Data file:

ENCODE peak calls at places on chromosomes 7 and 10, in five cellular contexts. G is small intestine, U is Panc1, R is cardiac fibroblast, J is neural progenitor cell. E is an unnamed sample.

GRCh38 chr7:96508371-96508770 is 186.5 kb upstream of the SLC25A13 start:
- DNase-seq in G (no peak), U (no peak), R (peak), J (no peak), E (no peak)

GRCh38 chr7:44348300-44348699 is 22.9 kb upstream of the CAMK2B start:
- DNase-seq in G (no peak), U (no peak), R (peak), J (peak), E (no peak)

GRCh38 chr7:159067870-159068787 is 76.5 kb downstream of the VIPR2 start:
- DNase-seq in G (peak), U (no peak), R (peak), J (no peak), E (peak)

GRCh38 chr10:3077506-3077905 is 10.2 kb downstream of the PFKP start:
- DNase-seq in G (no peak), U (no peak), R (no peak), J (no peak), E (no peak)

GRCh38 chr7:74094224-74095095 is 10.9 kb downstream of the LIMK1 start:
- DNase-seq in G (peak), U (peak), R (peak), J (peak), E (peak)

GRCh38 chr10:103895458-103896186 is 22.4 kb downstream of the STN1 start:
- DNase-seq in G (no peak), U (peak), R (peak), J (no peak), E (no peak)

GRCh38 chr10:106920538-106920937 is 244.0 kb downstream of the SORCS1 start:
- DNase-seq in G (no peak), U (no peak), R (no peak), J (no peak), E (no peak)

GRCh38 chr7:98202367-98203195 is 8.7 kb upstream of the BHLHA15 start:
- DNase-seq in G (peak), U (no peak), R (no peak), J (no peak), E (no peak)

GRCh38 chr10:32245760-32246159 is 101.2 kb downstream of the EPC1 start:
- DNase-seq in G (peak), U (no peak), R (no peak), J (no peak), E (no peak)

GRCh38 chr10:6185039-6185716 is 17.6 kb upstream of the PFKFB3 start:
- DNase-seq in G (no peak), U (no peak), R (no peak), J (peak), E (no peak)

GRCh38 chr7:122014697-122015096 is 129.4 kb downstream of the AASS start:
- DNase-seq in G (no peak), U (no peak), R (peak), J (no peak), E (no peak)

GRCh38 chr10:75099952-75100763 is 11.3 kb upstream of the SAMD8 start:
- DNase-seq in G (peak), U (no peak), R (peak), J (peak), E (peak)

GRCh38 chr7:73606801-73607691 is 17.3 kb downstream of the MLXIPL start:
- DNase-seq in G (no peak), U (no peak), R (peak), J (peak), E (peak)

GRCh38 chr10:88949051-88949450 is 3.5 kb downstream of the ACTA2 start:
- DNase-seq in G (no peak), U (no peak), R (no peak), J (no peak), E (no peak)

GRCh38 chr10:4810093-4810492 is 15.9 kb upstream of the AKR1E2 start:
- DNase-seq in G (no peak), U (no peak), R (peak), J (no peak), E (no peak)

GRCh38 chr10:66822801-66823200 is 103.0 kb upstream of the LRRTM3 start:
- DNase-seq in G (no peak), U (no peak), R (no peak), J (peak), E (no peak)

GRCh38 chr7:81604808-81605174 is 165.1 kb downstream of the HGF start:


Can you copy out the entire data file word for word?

ENCODE peak calls at places on chromosomes 7 and 10, in five cellular contexts. G is small intestine, U is Panc1, R is cardiac fibroblast, J is neural progenitor cell. E is an unnamed sample.

GRCh38 chr7:96508371-96508770 is 186.5 kb upstream of the SLC25A13 start:
- DNase-seq in G (no peak), U (no peak), R (peak), J (no peak), E (no peak)

GRCh38 chr7:44348300-44348699 is 22.9 kb upstream of the CAMK2B start:
- DNase-seq in G (no peak), U (no peak), R (peak), J (peak), E (no peak)

GRCh38 chr7:159067870-159068787 is 76.5 kb downstream of the VIPR2 start:
- DNase-seq in G (peak), U (no peak), R (peak), J (no peak), E (peak)

GRCh38 chr10:3077506-3077905 is 10.2 kb downstream of the PFKP start:
- DNase-seq in G (no peak), U (no peak), R (no peak), J (no peak), E (no peak)

GRCh38 chr7:74094224-74095095 is 10.9 kb downstream of the LIMK1 start:
- DNase-seq in G (peak), U (peak), R (peak), J (peak), E (peak)

GRCh38 chr10:103895458-103896186 is 22.4 kb downstream of the STN1 start:
- DNase-seq in G (no peak), U (peak), R (peak), J (no peak), E (no peak)

GRCh38 chr10:106920538-106920937 is 244.0 kb downstream of the SORCS1 start:
- DNase-seq in G (no peak), U (no peak), R (no peak), J (no peak), E (no peak)

GRCh38 chr7:98202367-98203195 is 8.7 kb upstream of the BHLHA15 start:
- DNase-seq in G (peak), U (no peak), R (no peak), J (no peak), E (no peak)

GRCh38 chr10:32245760-32246159 is 101.2 kb downstream of the EPC1 start:
- DNase-seq in G (peak), U (no peak), R (no peak), J (no peak), E (no peak)

GRCh38 chr10:6185039-6185716 is 17.6 kb upstream of the PFKFB3 start:
- DNase-seq in G (no peak), U (no peak), R (no peak), J (peak), E (no peak)

GRCh38 chr7:122014697-122015096 is 129.4 kb downstream of the AASS start:
- DNase-seq in G (no peak), U (no peak), R (peak), J (no peak), E (no peak)

GRCh38 chr10:75099952-75100763 is 11.3 kb upstream of the SAMD8 start:
- DNase-seq in G (peak), U (no peak), R (peak), J (peak), E (peak)

GRCh38 chr7:73606801-73607691 is 17.3 kb downstream of the MLXIPL start:
- DNase-seq in G (no peak), U (no peak), R (peak), J (peak), E (peak)

GRCh38 chr10:88949051-88949450 is 3.5 kb downstream of the ACTA2 start:
- DNase-seq in G (no peak), U (no peak), R (no peak), J (no peak), E (no peak)

GRCh38 chr10:4810093-4810492 is 15.9 kb upstream of the AKR1E2 start:
- DNase-seq in G (no peak), U (no peak), R (peak), J (no peak), E (no peak)

GRCh38 chr10:66822801-66823200 is 103.0 kb upstream of the LRRTM3 start:
- DNase-seq in G (no peak), U (no peak), R (no peak), J (peak), E (no peak)

GRCh38 chr7:81604808-81605174 is 165.1 kb downstream of the HGF start: